Are you deficient in zinc signs symptoms paleo diet-min

12 Signs You May Be Deficient in Zinc

Zinc is a crucial mineral that is found in every cell in the body. It's involved with growth, cell division, the immune system, bones and teeth, skin, the brain, the nervous system not to mention hormones – and yet over a third of people appear to be deficient in the Western world!

12 signs you may be deficient in zinc

  1. White spots or lines on your fingernails
  2. Pale skin
  3. Stretch marks
  4. Acne
  5. Dry hair
  6. Loss of appetite
  7. Poor immune system
  8. Diarrhoea
  9. Low sex drive
  10. Weight loss
  11. Loss of taste and sense of smell
  12. Insomnia

So if you’re suffering from sleep issues, frequent infections, eczema, psoriasis, frequent diarrhoea, hair loss, low sex drive or infertility – perhaps it’s worth checking your zinc levels? Those deficient in zinc may also find their sense of taste and smell affected, which isn't great when you want to explore lots of new foods on your Paleo diet!

How to get more zinc in your diet

There are lots of great natural, Paleo food sources of zinc. Oysters are one of the best sources, but red meat and seafood (especially crab) will also keep your zinc levels topped up. Of course, supplementing is always an option, but always try to get sufficient levels from natural food sources first. Also, don’t forget about vitamin D, as being deficient in vitamin D makes zinc less effective. It’s all about balance, as so many vitamins and minerals work together.

Several things can inhibit your bodies ability to absorb zinc, particularly phytates found in grains and legumes – yet another reason to stick to a Paleo diet and avoid processed neolithic foods!
Paleo Primal Zinc Supplement
Have you had your zinc levels checked? How did they fair? Do you eat lots of natural food sources of zinc, or do you supplement?

Are you deficient in zinc signs symptoms paleo diet-min

Almost free health products paleo-min

Almost free health products…

I just found out about a new feature on iherb called “Trial Pricing” today that I thought I should share with you. On their trial page they offer a handful of things (there are 57 at the time of writing this) at a hugely discounted rate, limited to one per customer. Some of the trial products are only available if you haven't ordered it before (I guess they're hoping you'll love the product and go back and order more!)

The cheapest thing I found was a $0.12 (yep, 12 cents!) packet of Omega 3 supplements! They seem to have lots of vitamins, supplements, minerals, lip balms, tea infusers – and all sorts. The trial products change regularly, so it’s definitely work checking it out regularly.  Of course, it isn't all Paleo, but I do manage to find most of my paleo staples online at iherb.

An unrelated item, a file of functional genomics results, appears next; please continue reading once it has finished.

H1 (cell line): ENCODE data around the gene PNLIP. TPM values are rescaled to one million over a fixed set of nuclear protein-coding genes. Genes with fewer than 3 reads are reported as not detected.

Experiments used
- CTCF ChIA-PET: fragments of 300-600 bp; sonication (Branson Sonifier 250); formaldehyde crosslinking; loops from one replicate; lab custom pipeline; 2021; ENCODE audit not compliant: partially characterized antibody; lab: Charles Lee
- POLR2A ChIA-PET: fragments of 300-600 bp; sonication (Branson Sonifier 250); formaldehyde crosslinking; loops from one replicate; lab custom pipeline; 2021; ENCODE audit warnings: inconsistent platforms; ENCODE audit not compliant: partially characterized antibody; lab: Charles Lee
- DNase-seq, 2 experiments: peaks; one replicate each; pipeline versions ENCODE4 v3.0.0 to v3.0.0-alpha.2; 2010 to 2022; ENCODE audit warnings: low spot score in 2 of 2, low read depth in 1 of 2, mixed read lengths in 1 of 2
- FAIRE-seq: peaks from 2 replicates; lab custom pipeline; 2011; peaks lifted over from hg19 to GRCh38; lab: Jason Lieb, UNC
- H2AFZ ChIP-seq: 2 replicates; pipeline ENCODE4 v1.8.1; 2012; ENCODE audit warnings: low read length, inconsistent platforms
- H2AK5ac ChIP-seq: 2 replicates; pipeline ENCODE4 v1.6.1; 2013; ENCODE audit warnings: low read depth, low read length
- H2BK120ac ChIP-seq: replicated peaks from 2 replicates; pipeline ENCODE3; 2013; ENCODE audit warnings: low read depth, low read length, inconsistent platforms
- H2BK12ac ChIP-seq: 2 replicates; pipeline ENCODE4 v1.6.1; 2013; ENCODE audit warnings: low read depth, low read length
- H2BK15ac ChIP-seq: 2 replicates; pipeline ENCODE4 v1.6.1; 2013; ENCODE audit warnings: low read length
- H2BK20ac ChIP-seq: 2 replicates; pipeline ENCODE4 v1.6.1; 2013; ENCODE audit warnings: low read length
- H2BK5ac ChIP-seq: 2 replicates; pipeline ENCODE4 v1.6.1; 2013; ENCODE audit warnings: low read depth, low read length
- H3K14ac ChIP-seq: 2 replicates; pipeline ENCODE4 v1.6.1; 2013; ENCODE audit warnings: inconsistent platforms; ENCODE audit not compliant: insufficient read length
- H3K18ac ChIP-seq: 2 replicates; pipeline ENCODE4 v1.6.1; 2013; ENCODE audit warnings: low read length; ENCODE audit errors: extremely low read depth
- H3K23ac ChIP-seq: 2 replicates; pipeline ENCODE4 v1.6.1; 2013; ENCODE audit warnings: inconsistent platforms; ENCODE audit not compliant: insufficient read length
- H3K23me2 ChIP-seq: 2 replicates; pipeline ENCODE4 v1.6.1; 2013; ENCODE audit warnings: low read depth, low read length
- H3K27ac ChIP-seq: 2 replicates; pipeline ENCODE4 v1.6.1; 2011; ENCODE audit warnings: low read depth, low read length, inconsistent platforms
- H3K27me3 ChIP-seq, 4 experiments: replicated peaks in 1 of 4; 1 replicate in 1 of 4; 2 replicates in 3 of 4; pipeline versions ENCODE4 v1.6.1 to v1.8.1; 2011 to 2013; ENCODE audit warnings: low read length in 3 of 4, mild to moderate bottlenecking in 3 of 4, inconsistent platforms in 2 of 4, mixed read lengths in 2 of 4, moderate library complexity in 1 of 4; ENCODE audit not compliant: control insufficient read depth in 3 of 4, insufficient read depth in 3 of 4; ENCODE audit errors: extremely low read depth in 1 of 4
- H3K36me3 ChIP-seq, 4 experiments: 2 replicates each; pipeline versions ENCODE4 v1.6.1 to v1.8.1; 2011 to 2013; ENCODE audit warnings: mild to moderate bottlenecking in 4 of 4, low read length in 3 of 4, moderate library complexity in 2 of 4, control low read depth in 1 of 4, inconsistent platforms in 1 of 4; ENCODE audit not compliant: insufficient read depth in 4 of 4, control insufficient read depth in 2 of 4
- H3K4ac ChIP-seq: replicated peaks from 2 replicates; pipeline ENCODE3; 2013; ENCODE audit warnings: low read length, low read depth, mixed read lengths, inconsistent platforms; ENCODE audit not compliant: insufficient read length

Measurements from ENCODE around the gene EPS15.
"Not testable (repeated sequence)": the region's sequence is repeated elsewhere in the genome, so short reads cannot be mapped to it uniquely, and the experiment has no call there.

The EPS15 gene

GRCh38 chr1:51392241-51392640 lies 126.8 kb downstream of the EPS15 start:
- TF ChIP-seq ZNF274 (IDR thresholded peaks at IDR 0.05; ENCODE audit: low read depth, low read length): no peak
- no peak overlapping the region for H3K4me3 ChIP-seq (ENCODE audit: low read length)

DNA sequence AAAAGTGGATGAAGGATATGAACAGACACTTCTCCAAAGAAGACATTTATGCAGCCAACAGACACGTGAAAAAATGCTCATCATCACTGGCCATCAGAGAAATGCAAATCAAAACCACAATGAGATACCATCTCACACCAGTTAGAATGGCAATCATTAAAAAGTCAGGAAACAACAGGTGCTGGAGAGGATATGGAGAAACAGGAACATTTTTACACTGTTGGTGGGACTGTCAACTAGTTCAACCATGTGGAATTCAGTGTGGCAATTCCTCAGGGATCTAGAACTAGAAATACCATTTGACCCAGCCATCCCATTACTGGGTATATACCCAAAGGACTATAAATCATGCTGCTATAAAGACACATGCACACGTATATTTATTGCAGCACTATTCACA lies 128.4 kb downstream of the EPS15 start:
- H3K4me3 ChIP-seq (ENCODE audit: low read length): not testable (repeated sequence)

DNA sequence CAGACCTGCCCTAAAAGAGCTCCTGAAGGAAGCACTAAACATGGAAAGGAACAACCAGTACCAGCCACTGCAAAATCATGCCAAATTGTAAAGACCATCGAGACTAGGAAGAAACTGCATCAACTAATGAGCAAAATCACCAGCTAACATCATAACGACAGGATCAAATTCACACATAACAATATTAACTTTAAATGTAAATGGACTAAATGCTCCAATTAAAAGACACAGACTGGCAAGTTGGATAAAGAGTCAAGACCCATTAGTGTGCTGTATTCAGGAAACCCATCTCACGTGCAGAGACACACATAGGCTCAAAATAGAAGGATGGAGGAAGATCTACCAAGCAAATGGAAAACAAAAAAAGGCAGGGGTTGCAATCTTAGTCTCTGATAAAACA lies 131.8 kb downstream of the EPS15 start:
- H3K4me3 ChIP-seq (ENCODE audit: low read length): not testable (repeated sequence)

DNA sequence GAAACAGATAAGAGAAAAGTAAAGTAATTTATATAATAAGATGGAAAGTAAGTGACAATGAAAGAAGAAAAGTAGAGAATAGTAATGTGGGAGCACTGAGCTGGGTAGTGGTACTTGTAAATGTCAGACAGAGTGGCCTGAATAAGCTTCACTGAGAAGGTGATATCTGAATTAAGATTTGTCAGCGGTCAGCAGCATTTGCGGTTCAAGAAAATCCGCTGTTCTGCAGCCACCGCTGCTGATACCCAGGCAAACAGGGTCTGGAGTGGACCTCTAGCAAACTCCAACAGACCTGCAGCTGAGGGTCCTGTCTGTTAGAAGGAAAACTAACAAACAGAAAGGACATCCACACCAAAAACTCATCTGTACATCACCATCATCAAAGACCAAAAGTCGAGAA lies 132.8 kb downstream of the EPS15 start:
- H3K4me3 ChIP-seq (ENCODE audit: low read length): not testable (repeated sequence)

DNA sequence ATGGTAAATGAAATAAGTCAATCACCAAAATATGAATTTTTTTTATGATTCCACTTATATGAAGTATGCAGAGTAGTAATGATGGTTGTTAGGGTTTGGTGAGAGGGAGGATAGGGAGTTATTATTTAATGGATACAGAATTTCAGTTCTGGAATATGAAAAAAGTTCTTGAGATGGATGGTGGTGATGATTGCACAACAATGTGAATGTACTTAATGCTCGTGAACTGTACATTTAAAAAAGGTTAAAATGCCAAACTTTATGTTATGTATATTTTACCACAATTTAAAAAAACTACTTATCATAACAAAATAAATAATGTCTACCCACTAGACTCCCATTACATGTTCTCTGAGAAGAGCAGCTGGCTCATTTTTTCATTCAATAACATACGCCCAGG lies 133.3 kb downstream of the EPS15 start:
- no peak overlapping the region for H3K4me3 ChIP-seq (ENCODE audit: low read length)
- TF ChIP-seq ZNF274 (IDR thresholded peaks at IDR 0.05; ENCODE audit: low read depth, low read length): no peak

My discount code still applies to these products, so make sure you enter the code duv741 when you check out to get a $5 (if you spend under $40) or $10 discount (on purchases over $40). Sounds like a pretty good deal to me!

Shipping is free within America on orders over $20 and shipping to other countries is very cheap indeed (I regularly have things sent from iherb to both Australia and the UK and have found it far cheaper than buying locally)

Other specials currently available:

Other specials you might be interested in (but they do appear to be limited – so don't blame me if they're sold out!):

Iherb are offering you the chance to try Wild Alaskan Salmon Oil for just $1 (but only to people who haven’t ordered it before)

Try Vitamin D3 capsules for $0.50 (for 110 capsules!)

Healthy Origins Extra Virgin Coconut Oil reduced to $23.95 (47% discount) huge 54 oz (1,530 g) container

$1.95 (85% discount) on a travel coffee mug

Pink Himalayan sea salt for $2.64

Iherb Paleo diet health products discount promo code
The specials change every day, so if you find any particularly good/ paleo bargains, please share in the comments below so we can all benefit!

Do you Get Enough Cobalt Vitamin B12 paleo diet primal deficiency supplements-min

Do you Get Enough Cobalt?

Cobalt forms part of the structure of vitamin B12, which makes it an essential dietary mineral. In its inorganic form, cobalt is also an active nutrient for bacteria, algae and fungi, which means that it can help to maintain the balance of the natural bacteria within your body, as well as all of the other bodily functions that it is involved with.

The human body can only absorb cobalt in the form of vitamin B12.

What Does Cobalt Do?

Cobalt is one of the constituent elements of vitamin B12, which makes it essential for us to consume. It is an enzyme catalyst, important for the nervous system and healthy blood cells. Vitamin B12 is also involved with the production of DNA in the body, ensuring that new cells form correctly. Vitamin B12 deficiency can lead to megaloblastic anemia, which makes sufferers tired and weak, and some mental problems, such as mania and depression.